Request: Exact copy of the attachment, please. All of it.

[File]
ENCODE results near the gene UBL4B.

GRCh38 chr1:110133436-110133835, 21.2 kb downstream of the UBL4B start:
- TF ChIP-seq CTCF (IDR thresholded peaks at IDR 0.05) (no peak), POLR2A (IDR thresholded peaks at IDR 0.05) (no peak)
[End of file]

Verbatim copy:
ENCODE results near the gene UBL4B.

GRCh38 chr1:110133436-110133835, 21.2 kb downstream of the UBL4B start:
- TF ChIP-seq CTCF (IDR thresholded peaks at IDR 0.05) (no peak), POLR2A (IDR thresholded peaks at IDR 0.05) (no peak)